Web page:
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Clams Are a Bivalve, or Two-Shelled, Mollusk. There Are Three PrincipalVarieties, Soft-Shelled, Hard-Shelled, And Razor Clams From The Pacific. TheSo-Called Soft-Shelled Are Oval And Come From Northern New England. TheHard-Shelled Are Round And Come in Small Littlenecks, Medium Cherrystones,And Large Quahogs or Chowder Clams. Small Clams Are Eaten Raw, Steamed, OrOn The Half-Shell; Quahogs Are Good Minced And in Soups. When Buying Clams,Be Sure The Shells Are Clamped Tightly Together; This Indicates That TheClam is Alive. Discard Broken or Cracked Shells. to Get Rid of All The Sand,Scrub Under Running water And Then Soak in a salt-water Brine For About ?Hour.
- 1 Quart Clams Per Serving
? c butter, Melted, Per Serving
Scrub The Shells With a Brush, Changing The water Until There is no Trace OfSand. Put The Clams in a Deep Kettle With 2 Tablespoons of water For EachQuart of Clams. Cover Tightly And Cook Over Low Heat Until The Shells Open,About 15 Minutes. Don't Overcook. Using a Slotted Spoon, Remove The Clams ToLarge Soup Plates. Strain The Broth Into Small Glasses And Serve With TheClams. Set Out Individual Dishes of Melted butter, to Which You May Add aLittle lemon juice or vinegar, And a Small Amount of Boiling water WhichWill Make The butter Float to The Top And Stay Hot. to Eat, Lift The ClamFrom The Shell by The Black Neck. Dip in The Clam Broth, Then in The butter,And Eat; Some Like The Neck, Some Don't.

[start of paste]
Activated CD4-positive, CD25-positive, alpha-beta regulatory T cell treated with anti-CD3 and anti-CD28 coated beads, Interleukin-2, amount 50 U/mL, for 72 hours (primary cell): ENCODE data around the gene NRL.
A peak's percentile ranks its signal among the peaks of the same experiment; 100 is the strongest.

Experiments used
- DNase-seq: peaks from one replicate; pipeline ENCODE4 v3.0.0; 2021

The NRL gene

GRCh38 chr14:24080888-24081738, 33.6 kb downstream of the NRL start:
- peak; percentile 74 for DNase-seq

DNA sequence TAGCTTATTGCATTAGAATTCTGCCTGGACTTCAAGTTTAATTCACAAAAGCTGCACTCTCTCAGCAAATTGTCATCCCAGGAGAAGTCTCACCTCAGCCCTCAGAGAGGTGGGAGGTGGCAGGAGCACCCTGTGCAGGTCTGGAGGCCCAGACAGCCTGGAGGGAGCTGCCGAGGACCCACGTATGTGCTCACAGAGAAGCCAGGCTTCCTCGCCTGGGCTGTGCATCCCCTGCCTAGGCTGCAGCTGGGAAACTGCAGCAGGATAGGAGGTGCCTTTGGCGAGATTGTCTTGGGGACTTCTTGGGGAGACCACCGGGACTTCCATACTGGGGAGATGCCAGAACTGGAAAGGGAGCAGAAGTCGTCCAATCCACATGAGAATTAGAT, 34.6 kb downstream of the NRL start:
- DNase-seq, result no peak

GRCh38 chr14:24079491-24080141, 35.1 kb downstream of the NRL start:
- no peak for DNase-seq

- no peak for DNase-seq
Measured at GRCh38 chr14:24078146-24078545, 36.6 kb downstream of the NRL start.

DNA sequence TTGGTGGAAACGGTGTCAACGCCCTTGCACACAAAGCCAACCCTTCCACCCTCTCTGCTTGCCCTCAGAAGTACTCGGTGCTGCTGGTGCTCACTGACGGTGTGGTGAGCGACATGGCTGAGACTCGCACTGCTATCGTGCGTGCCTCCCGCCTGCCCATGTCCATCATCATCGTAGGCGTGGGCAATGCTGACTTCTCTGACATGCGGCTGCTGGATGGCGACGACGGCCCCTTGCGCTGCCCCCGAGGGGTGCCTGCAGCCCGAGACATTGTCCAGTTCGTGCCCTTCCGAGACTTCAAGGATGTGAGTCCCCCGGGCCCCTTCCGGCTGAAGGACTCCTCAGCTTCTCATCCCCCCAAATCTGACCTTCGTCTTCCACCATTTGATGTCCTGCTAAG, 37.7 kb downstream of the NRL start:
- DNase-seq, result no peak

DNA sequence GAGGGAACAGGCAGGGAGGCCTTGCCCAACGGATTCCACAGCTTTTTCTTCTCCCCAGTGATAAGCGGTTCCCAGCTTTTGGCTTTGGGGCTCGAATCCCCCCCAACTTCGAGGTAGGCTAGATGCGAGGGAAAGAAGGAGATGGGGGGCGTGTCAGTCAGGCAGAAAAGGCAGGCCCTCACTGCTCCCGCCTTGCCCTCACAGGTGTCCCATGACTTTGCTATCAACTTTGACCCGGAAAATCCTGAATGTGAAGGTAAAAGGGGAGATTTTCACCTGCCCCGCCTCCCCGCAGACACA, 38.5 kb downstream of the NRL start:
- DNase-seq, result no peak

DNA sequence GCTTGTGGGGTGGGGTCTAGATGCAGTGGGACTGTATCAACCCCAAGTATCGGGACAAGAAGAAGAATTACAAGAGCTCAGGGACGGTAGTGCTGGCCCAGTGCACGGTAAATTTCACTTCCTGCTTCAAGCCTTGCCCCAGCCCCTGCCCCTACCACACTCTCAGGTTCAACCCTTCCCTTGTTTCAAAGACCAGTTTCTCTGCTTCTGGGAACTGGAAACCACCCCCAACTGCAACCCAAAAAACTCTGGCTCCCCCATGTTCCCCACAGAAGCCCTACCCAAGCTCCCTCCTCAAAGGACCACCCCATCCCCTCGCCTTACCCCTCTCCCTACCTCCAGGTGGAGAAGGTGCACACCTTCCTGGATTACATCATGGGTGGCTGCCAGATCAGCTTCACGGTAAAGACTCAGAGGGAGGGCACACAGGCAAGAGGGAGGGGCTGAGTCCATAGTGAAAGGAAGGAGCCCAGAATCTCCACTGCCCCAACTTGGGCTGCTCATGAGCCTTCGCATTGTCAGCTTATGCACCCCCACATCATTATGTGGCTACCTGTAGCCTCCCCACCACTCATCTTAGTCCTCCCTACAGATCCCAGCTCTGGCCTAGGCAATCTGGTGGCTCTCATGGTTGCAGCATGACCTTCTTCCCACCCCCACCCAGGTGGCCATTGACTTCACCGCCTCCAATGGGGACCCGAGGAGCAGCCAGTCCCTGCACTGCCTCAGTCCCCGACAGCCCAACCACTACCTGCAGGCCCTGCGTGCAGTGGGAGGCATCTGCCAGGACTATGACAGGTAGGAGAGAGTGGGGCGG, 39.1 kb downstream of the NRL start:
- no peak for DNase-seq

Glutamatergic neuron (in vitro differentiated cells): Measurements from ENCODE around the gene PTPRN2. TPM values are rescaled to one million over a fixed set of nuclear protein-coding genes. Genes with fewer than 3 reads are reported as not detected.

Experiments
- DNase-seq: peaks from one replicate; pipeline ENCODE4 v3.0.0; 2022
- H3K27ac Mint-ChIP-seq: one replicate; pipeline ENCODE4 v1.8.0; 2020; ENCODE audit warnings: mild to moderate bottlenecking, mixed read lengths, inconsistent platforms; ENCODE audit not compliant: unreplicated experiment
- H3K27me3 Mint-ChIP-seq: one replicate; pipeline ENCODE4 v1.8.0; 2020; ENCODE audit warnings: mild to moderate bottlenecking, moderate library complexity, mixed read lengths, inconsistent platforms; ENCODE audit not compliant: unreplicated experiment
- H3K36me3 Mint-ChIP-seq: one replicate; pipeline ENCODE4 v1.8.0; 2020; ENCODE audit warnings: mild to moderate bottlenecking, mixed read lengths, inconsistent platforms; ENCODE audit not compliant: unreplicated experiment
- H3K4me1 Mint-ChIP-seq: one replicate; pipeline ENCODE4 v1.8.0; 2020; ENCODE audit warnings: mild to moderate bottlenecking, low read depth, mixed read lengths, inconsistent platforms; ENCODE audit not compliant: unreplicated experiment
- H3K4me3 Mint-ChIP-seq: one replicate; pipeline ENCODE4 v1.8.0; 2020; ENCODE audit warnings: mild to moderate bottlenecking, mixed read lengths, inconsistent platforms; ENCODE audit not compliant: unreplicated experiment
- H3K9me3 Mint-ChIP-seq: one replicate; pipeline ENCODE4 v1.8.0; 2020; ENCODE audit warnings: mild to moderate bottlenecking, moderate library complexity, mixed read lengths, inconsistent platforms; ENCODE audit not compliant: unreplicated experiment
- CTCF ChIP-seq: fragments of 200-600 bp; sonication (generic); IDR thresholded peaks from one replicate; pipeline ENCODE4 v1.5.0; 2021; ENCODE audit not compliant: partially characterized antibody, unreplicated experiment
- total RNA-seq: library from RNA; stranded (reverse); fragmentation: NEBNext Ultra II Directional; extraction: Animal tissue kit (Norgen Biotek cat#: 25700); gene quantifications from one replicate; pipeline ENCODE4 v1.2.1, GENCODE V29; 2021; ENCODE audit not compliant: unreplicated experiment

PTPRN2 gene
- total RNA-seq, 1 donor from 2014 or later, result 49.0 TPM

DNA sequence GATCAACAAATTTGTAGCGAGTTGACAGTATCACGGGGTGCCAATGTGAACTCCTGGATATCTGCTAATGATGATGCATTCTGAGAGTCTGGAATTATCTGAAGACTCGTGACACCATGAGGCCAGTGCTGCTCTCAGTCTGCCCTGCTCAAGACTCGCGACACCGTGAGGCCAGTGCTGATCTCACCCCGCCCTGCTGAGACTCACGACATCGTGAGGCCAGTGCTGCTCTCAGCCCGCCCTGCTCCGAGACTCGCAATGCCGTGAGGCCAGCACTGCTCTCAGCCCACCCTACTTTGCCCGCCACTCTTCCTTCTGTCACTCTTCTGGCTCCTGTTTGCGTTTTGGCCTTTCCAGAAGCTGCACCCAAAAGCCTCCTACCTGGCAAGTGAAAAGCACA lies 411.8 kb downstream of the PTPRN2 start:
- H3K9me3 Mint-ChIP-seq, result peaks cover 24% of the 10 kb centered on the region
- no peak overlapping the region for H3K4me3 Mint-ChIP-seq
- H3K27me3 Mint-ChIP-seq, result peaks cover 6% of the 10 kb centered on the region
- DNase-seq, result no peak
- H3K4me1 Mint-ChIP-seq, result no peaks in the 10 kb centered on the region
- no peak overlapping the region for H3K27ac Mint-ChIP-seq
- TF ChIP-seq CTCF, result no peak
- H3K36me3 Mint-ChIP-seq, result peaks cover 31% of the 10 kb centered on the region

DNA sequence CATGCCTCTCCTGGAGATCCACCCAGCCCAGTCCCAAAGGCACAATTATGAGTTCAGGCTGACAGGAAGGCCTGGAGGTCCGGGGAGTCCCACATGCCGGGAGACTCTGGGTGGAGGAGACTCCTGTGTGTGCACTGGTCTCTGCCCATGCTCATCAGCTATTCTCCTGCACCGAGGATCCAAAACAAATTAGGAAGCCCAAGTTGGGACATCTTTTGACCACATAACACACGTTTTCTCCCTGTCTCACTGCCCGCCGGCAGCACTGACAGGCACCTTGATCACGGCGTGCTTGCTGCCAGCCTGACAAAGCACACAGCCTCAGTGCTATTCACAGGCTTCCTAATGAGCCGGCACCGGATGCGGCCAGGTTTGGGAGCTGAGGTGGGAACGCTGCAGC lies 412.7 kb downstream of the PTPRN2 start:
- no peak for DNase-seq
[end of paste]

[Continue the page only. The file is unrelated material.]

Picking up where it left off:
- 1 Quart Per Serving
Cookbook: The Fannie Farmer Cookbook
Author: Marion Cunningham
Typed By: Susan Godfrey